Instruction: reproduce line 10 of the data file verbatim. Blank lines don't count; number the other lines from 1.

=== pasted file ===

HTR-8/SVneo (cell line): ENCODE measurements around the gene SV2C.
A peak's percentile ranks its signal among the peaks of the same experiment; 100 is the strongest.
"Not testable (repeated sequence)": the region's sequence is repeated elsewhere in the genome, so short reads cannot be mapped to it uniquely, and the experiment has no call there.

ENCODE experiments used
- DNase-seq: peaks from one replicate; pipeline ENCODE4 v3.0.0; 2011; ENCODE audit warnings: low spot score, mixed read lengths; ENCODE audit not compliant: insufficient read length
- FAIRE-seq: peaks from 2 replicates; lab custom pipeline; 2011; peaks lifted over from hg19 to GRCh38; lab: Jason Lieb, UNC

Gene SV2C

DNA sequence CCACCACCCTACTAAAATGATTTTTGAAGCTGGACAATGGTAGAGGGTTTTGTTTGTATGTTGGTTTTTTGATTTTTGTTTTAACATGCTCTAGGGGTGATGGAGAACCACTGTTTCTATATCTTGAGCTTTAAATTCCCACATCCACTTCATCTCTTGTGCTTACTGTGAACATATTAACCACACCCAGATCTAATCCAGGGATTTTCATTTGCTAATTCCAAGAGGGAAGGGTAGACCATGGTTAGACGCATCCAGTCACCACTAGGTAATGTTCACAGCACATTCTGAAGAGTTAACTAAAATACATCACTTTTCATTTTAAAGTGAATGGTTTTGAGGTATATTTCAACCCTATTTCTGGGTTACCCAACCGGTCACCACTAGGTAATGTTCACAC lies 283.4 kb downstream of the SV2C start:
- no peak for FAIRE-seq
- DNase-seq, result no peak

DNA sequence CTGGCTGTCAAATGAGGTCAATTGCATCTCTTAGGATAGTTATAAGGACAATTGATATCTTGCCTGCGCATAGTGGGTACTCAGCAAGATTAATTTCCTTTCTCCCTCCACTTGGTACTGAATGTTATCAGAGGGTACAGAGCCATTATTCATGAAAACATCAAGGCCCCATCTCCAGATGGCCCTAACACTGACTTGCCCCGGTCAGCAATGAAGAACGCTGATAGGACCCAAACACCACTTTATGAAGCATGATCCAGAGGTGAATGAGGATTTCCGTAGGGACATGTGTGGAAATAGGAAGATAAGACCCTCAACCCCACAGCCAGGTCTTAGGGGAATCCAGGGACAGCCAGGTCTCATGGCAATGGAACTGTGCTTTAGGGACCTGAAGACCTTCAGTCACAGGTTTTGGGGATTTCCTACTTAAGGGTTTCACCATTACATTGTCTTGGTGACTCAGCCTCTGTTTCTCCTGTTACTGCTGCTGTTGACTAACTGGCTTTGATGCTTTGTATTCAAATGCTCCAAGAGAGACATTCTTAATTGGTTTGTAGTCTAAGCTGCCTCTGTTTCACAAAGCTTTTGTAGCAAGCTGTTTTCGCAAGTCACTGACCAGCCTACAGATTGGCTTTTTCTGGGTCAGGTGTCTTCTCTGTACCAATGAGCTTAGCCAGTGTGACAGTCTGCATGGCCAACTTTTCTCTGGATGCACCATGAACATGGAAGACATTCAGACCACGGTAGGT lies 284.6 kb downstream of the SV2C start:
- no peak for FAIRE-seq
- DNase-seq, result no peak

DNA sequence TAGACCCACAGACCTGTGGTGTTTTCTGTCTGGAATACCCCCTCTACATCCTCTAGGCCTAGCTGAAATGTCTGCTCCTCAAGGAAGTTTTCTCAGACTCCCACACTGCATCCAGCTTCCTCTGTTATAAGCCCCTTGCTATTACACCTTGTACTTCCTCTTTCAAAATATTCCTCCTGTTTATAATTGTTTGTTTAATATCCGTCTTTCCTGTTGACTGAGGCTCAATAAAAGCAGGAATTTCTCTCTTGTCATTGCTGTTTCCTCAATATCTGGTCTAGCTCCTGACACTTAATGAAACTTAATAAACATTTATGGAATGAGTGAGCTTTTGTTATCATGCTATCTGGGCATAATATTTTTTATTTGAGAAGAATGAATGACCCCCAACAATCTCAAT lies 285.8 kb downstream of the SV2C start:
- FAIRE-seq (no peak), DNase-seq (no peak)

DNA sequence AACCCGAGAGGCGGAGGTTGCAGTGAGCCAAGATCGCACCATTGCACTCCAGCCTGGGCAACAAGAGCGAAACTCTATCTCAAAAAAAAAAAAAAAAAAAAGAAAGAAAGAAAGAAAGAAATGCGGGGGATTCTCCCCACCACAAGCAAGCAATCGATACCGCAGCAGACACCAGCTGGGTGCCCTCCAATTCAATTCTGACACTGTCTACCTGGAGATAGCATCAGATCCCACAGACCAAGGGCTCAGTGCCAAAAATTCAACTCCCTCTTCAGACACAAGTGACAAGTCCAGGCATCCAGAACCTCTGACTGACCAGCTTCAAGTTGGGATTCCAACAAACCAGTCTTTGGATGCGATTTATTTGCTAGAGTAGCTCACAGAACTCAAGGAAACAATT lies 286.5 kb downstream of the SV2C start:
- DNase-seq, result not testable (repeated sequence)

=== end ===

- DNase-seq, result no peak